Monday, September 25, 2017

The winner does not take it all

In some Burmese singing contests it is better not to win.

Zhaw Khun during the X Factor contest. Photo: SuppliedZhaw Khun during the X Factor contest. Photo: Supplied

SUCCESS stories are a great source of motivation for youngsters. We’re all titillated by stories about how a person went from rags to riches. In today’s Myanmar social media are a quick and easy way to make it to the top (see next story). But what about singing competitions? Can they really make your dream come true?

Televised singing competitions are not a new thing in Myanmar. Already in 1998 families watched “So Kya Mal, Pyaw Kya Mel” (Literally “Let’s sing, Let’s cachinnate”), aired on the military-controlled Myanmar Radio and Television (MRTV). The show ran for over 20 years.

In 2007, “Melody World” appeared on Myawaddy TV, another State-owned media. “Melody World” ran eleven seasons and produced eleven winners. None of them became pop stars. Although three “outsiders made headways”. A pattern started to emerge.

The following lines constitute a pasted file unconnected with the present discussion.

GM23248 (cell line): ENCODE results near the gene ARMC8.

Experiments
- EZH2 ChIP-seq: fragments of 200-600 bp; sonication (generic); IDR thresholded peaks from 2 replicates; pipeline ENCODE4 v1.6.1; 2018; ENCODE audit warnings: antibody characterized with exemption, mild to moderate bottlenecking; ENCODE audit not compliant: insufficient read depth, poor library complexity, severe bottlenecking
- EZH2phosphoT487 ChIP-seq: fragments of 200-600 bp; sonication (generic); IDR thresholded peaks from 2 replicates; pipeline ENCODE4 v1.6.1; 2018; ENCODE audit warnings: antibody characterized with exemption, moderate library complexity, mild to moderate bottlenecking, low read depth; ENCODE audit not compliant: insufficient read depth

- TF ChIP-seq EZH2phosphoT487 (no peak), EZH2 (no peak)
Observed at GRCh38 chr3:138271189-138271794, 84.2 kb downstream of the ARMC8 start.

After the transition, televised song contests boomed. In 2012, “Eain Mat Sone Yar” (“Where dreams meet”) went on air. Myanmar also imported international brands such as “X-Factor” and “Myanmar Idol”. These are not mere competitions, but a national phenomenon. The competition that’s hot right now is Galaxy Star 2017, sponsored by Samsung.

However, none of these competitions’ crowned kings or queens found their audience after they won the contest. But outsiders did.

Only pop can judge me

Some try though. “Competition doesn’t last forever and people will forget about you when a contest ends,” says Ko Thang Thang one of the top 10 contestants of “Eain Mat Sone Yar, Yar Thet Pan” season 2. Though defeated, Thang Thang has made a mark with his first album “A shoe doesn’t fit me”.

“When I was in sixth standard, I competed in a children singing contest ‘Starlet’s Sky’,” says Hnin Pwint Phyu Oo “I only won the second prize”. That was also her fate in “Eain Mat Sone Yar” where she failed to win the top prize. She is recording an album this year, the winner of “Eain Mat Sone Yar” hasn’t.

Losing in Myanmar singing contests, it seems, is far much better than winning them.

“Singing Contest can connect you with a fan base,” said Irene Zinmar Myaint, who at the time did not even make to the top 5 of Melody World. Today she is one to the most popular singer in the country. Her albums are absolute hits.

“Losing a singing contest depends on the opinion of judges,” says Zhaw Khun who participated in “Myanmar Idol”, “X-factor” and “Melody World.”

“But it doesn’t mean you can’t be the famous singer,” he added.

He has lost all the competitions he joined but he is unrelenting in the pursuit of his dream. Whether Zaw Khun is a winner will be decided by the Burmese public.


Translation by Kyaw Soe Htet,Zar Zar Soe and Win Thaw Tar